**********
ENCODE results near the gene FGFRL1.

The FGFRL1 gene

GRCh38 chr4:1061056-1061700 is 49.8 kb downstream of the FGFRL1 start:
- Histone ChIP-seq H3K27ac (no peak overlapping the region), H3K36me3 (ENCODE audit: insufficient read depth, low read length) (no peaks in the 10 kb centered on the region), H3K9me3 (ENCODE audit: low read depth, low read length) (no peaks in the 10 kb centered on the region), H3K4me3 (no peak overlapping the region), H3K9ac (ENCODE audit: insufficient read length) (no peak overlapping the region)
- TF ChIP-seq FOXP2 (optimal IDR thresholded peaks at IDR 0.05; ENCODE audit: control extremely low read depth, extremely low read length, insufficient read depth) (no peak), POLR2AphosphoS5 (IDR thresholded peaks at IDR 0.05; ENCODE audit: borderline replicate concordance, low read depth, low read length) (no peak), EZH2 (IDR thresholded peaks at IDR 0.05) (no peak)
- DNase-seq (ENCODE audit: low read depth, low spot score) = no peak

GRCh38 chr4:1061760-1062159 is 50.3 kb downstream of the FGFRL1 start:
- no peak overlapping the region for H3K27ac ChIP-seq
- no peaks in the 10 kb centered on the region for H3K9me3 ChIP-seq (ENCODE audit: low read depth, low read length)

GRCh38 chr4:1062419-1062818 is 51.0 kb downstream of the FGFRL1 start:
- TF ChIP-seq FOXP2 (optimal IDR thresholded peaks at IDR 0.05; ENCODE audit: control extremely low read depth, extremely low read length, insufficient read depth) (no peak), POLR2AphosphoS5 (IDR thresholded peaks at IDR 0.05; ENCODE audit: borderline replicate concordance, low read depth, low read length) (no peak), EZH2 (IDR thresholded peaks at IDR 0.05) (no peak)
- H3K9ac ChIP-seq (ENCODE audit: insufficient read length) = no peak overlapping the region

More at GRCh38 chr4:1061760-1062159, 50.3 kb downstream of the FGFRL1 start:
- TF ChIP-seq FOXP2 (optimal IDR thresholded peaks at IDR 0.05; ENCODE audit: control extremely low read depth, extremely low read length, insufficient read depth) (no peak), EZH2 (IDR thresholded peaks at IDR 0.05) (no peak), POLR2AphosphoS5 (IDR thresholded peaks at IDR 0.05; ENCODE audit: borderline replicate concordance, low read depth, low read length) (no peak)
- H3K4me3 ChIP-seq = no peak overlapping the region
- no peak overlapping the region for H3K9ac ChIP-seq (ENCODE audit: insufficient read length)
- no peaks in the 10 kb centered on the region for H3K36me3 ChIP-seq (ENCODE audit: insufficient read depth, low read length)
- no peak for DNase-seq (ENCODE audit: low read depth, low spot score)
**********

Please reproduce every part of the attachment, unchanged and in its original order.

ENCODE results near the gene FGFRL1.

The FGFRL1 gene

GRCh38 chr4:1061056-1061700 is 49.8 kb downstream of the FGFRL1 start:
- Histone ChIP-seq H3K27ac (no peak overlapping the region), H3K36me3 (ENCODE audit: insufficient read depth, low read length) (no peaks in the 10 kb centered on the region), H3K9me3 (ENCODE audit: low read depth, low read length) (no peaks in the 10 kb centered on the region), H3K4me3 (no peak overlapping the region), H3K9ac (ENCODE audit: insufficient read length) (no peak overlapping the region)
- TF ChIP-seq FOXP2 (optimal IDR thresholded peaks at IDR 0.05; ENCODE audit: control extremely low read depth, extremely low read length, insufficient read depth) (no peak), POLR2AphosphoS5 (IDR thresholded peaks at IDR 0.05; ENCODE audit: borderline replicate concordance, low read depth, low read length) (no peak), EZH2 (IDR thresholded peaks at IDR 0.05) (no peak)
- DNase-seq (ENCODE audit: low read depth, low spot score) = no peak

GRCh38 chr4:1061760-1062159 is 50.3 kb downstream of the FGFRL1 start:
- no peak overlapping the region for H3K27ac ChIP-seq
- no peaks in the 10 kb centered on the region for H3K9me3 ChIP-seq (ENCODE audit: low read depth, low read length)

GRCh38 chr4:1062419-1062818 is 51.0 kb downstream of the FGFRL1 start:
- TF ChIP-seq FOXP2 (optimal IDR thresholded peaks at IDR 0.05; ENCODE audit: control extremely low read depth, extremely low read length, insufficient read depth) (no peak), POLR2AphosphoS5 (IDR thresholded peaks at IDR 0.05; ENCODE audit: borderline replicate concordance, low read depth, low read length) (no peak), EZH2 (IDR thresholded peaks at IDR 0.05) (no peak)
- H3K9ac ChIP-seq (ENCODE audit: insufficient read length) = no peak overlapping the region

More at GRCh38 chr4:1061760-1062159, 50.3 kb downstream of the FGFRL1 start:
- TF ChIP-seq FOXP2 (optimal IDR thresholded peaks at IDR 0.05; ENCODE audit: control extremely low read depth, extremely low read length, insufficient read depth) (no peak), EZH2 (IDR thresholded peaks at IDR 0.05) (no peak), POLR2AphosphoS5 (IDR thresholded peaks at IDR 0.05; ENCODE audit: borderline replicate concordance, low read depth, low read length) (no peak)
- H3K4me3 ChIP-seq = no peak overlapping the region
- no peak overlapping the region for H3K9ac ChIP-seq (ENCODE audit: insufficient read length)
- no peaks in the 10 kb centered on the region for H3K36me3 ChIP-seq (ENCODE audit: insufficient read depth, low read length)
- no peak for DNase-seq (ENCODE audit: low read depth, low spot score)